The Capillary Underfill process consists of dispensing a void-free fluid to encapsulate the bottom side of a silicon die or BGA device. Encapsulation covers the top surface, typically where fragile interconnects are located, but in the case of Capillary Underfill, the fragile interconnects are located on the underside of the component. Underfilling enhances the connection strength of electrical contacts and compensates for differences in thermal expansion rates of the two joining materials that could lead to product failure. Underfill is typically used for applications in high shock environments or when consistent reliability is required.
The Underfill process requires substrates to be at an elevated temperature for proper processing. These elevated temperatures reduce fluid viscosity. Good dispensing is done with pumps with a positive shutoff mechanism for controlled dispensing. Our NCM5000 Jetting Pump and our innovative Progress Cavity Displacement (PCD) are two of these pumps. A jetting pump has the advantage of dispensing small droplets from up to 4 mm above the surface while maintaining a small wetout area. This benefits small devices and devices with passives in close proximity. The PCD is a continuously volumetric pump that does not vary in volume even when viscosity and temperature change. It dispenses Underfill for larger devices quickly and with excellent precision and without the need for continued calibration.
The basic steps of an underfill process are:
- Pre-Heating from ambient temperature to 80 degrees C.
- Vision alignment of the device.
- Locate surface to dispense (z axis).
- Dispense the fill pass - multiple passes may be required.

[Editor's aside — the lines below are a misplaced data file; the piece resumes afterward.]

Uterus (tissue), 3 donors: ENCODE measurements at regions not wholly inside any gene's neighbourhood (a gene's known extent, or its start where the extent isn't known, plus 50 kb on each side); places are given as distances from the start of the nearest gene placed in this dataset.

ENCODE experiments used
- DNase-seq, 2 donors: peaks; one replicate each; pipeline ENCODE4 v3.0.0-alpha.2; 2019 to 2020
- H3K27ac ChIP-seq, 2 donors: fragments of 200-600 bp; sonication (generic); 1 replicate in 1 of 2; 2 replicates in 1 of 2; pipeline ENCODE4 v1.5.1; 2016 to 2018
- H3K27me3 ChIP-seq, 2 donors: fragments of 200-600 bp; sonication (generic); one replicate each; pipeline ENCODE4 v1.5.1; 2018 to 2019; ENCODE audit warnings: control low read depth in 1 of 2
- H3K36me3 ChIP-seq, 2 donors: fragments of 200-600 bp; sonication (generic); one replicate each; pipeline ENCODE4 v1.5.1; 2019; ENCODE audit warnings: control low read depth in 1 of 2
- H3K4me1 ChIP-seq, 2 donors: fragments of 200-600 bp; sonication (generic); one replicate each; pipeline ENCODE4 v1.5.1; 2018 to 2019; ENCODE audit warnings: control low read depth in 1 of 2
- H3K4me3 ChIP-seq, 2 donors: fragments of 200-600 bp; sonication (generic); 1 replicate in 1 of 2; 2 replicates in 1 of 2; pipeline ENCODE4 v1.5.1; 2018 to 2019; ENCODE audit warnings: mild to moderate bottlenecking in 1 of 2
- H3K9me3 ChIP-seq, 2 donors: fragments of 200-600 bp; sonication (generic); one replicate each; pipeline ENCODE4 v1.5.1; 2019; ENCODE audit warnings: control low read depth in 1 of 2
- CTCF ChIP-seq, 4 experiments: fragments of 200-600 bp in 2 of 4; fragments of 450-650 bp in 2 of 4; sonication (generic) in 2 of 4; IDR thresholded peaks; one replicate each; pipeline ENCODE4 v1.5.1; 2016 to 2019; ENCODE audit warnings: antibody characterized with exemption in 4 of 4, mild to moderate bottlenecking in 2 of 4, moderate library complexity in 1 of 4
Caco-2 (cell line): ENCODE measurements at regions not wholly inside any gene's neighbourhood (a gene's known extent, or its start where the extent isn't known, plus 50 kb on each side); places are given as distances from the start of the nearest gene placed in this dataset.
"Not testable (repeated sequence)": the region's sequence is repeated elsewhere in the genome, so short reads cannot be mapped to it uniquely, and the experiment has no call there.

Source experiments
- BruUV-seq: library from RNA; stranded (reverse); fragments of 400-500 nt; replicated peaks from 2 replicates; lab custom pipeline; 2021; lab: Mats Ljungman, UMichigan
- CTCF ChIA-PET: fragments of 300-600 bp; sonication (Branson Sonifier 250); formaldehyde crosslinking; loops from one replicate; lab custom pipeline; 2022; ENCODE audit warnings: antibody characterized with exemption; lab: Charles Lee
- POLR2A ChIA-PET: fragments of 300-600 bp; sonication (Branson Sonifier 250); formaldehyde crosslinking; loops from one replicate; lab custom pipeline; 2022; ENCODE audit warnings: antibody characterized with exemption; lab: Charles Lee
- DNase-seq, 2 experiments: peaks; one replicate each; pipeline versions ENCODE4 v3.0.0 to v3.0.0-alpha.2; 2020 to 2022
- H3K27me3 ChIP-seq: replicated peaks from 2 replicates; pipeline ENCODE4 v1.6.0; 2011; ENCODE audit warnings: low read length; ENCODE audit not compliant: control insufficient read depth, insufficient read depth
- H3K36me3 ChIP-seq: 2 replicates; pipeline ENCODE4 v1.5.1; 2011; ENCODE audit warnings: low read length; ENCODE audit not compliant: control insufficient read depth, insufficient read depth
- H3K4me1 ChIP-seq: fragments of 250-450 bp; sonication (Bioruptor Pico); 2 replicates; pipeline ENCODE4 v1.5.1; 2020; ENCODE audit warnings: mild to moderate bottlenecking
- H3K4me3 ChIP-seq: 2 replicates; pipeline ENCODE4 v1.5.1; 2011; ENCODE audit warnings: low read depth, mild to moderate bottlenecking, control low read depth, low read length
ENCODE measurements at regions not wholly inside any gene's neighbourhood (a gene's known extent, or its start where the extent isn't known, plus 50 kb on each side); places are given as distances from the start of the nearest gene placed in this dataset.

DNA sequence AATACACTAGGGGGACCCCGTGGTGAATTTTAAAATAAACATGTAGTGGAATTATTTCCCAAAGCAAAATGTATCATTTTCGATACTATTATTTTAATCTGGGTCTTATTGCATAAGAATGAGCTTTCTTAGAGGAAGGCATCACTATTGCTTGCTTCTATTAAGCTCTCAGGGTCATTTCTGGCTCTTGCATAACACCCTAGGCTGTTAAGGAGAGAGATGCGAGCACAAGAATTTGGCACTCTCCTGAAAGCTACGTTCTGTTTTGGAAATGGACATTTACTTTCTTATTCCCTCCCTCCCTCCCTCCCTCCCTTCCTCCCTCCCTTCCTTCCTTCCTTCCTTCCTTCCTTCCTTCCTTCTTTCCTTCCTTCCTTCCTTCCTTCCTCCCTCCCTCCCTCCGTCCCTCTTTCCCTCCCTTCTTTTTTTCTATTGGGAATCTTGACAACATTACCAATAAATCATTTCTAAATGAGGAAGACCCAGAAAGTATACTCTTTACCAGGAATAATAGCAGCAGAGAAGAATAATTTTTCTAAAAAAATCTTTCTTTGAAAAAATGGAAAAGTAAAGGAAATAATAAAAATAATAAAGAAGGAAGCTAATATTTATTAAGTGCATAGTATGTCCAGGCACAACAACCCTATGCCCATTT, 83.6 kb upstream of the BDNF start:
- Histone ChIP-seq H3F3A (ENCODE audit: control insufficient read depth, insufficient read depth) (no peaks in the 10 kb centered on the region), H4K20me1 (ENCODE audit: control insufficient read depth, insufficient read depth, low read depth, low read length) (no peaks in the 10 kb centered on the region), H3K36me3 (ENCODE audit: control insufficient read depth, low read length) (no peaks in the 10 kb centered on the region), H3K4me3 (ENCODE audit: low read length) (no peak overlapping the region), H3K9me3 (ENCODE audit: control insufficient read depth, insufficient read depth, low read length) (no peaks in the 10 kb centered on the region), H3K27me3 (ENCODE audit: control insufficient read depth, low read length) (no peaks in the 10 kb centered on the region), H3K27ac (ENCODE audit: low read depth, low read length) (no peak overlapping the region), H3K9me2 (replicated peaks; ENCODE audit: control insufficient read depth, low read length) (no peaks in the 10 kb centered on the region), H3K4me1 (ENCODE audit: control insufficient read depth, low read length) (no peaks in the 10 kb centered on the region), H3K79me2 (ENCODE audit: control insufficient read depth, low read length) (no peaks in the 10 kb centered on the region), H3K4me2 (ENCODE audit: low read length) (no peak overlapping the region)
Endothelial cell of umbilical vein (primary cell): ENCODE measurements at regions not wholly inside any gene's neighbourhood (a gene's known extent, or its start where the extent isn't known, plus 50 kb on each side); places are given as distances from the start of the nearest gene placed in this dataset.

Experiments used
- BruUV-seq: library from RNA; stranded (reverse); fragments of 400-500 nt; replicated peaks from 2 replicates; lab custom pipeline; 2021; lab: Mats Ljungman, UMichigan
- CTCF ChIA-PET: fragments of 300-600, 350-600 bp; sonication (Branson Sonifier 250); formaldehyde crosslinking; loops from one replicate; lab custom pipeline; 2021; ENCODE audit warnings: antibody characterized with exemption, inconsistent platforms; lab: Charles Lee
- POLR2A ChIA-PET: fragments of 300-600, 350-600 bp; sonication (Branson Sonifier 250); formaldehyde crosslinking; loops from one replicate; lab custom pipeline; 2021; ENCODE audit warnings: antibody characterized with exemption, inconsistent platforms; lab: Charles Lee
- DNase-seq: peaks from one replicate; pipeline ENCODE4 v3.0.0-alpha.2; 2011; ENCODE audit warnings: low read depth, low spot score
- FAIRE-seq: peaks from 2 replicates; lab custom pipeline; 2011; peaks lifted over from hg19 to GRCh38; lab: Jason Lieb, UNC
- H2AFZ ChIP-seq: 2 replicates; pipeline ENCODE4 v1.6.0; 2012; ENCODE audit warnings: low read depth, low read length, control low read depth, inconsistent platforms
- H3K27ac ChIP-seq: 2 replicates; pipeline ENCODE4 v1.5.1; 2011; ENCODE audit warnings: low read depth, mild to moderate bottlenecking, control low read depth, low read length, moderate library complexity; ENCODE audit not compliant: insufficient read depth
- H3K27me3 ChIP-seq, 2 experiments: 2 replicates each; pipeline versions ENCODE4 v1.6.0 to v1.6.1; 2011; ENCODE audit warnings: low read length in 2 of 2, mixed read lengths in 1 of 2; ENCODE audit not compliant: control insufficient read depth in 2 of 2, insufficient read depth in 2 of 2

- Dispense the fillet pass - may not be required depending on device size or underfill material selection.
- Post-Heating - product dependent.
Inline systems are recommended for Underfill due to their ability to use pre- and post-heaters. Pre-heating is used to quickly heat a product from ambient temperature to process temperature. Different methods of pre-heating are available. The most common method is a custom contact vacuum fixture. This fixture offers the quickest and most uniform heat transfer. A universal heating method utilizes forced air. Forced air allows any substrate to be heated no matter the geometry or size, but time to heat is longer vs. contact heating. The pre-heat area has an optional sensor to monitor product temperature. If the substrate reaches the operating temperature, heat is removed and the substrate is transported to the work area. The work area also has an optional TempView Imaging System to monitor all areas to be underfilled. Post-heating is used after the dispense process to continue the flowing process. Depending on the application, the post-heater may be used to continue flow for larger devices before going to final cure.
Choosing an appropriate Precision Dispensing System and pump for underfill process is vital. We recommend the MAX II or DS Series for heated underfill applications. The systems are equipped with 1, 2, or 3 heated zones for the substrate depending on machine configuration and application. Heating the substrate, up to 100 degrees C, is done via custom contact vacuum fixturing or via non-contact forced air. Other available system features are Substrate Temperature Monitoring in the Pre-Heat, Closed-Loop Process Calibration, Full View Illumination, fully automatic nozzle calibration, and true nozzle cleaning.
The recommended pumps for underfill applications are the Volumetric PCD Pump Series and NCM5000 Jetting Pump. Progressive Cavity Displacement (PCD) dispense technology excels at dispensing underfill on components 10 mm and larger because of its ability to dispense fluids at a controlled, high flow rate. Coupled with GPD Global's standard S Type taper tip nozzles, controlled flow rates are unmatched. For devices smaller than 10 mm or have very tight keep-out areas, we recommend NCM5000 Jetting Pump. NCM5000 Jetting pump is fast for small droplets, it minimizes wet out area and optimizes dispense rate for small volume.